Despite trailers focusing on all those wild dream-like images of cities turning to rubble within seconds, Nolan doesn't go overboard with using those images just enough so they're quite effective. Although the character's emotions are mostly kept to a minimum during the missions, there's an emotional resonance to the entire thing because everyone will be able to relate to allowing the subconscious to permeate their dreams. This ultimately plays a large role in the powerful emotional climax of the movie.
The James Bond influence doesn't come into full effect until the movie reaches the climax of the mission with the group ending up on a snowy mountaintop invading a stronghold guarded by hundreds of assassins on skis and snowmobiles. As fun as it always is seeing Nolan delve into action, that's very much a red herring for what the movie is really about. The results are a fully immersive experience with a resolution that's so much more satisfying than "Shutter Island," and it's likely to leave you questioning what is real for a long time afterwards.
The Bottom Line:
While this may not be Christopher Nolan's most immediately accessible movie--it actually requires you to pay attention and use your brain... yes, in the summer--it's certainly his most personal and most daring film, the type of summer movie that leaves you thinking well after it's over, immediately wanting to see it again in case you missed anything the first time. Being that "Inception" contains some of Nolan's most innovative ideas since "Memento," it's also his most successful movie in terms of being able to fully realize every nuance of such a rich concept.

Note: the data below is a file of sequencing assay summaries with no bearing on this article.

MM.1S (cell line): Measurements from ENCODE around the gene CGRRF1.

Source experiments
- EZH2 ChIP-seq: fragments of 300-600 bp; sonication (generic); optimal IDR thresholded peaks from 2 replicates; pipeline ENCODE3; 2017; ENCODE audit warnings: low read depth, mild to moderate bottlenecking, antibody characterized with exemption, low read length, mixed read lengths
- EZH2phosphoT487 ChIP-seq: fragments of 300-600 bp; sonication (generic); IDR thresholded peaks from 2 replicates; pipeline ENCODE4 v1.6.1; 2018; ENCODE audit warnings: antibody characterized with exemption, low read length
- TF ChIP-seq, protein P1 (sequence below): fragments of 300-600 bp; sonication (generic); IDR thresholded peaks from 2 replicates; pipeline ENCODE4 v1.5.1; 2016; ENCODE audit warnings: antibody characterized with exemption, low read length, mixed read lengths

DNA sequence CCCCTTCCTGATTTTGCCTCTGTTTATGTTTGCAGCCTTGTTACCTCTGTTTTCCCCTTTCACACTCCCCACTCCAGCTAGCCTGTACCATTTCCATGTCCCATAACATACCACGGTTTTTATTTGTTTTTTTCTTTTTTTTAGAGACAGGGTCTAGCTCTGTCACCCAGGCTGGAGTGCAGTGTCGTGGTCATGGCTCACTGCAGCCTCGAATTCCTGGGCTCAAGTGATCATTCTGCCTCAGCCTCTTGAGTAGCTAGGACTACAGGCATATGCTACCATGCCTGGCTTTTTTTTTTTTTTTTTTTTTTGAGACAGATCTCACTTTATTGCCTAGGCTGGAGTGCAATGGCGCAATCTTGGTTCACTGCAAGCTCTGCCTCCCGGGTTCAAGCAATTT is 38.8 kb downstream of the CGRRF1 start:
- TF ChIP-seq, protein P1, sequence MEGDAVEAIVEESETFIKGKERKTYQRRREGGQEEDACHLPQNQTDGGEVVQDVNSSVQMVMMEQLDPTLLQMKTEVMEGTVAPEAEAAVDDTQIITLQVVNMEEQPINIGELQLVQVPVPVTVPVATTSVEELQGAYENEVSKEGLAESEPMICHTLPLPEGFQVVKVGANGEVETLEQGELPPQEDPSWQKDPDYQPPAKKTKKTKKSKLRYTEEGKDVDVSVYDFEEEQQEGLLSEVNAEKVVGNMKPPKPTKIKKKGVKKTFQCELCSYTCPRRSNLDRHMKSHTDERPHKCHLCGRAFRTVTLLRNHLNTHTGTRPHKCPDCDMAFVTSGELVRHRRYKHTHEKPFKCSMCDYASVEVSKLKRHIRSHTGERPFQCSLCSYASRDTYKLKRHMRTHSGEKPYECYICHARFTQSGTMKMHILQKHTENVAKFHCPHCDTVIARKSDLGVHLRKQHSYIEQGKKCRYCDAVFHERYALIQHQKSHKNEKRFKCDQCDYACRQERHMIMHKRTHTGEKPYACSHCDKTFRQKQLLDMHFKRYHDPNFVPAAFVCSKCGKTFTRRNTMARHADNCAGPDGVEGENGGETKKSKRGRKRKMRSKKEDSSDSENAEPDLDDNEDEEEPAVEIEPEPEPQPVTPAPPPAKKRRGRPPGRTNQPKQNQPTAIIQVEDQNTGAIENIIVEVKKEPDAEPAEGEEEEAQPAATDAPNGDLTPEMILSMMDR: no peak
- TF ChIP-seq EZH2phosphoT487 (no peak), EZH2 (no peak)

Reviewed by: Silas Lesnick
Rating: 7 out of 10
In a great many ways, "Inception" is an exceptional film. It boasts a larger than life cast, a virtually unrestricted budget and a director at the top of his game both commercially and artistically. Action scenes feature mountain ski chases, zero-gravity fights and flawless special effect dreamscapes. So how is it that "Inception" comes together as such a bore?
"Inception's" problems stem completely from the screenplay. While we're meant to believe that the world Nolan has created is of the utmost complexity, it is nowhere near the level that the exposition affords it. "Inception" is a monstrous, all-consuming exposition that seems to devour character and emotion to the point that, on the whole, the film feels like the origin story for a much more interesting tale. That is, the dream-espionage set-up is wonderfully original and clearly well-researched, but far too much time is spent establishing the rules of the world and far too little twisting those rules into anything other than face value.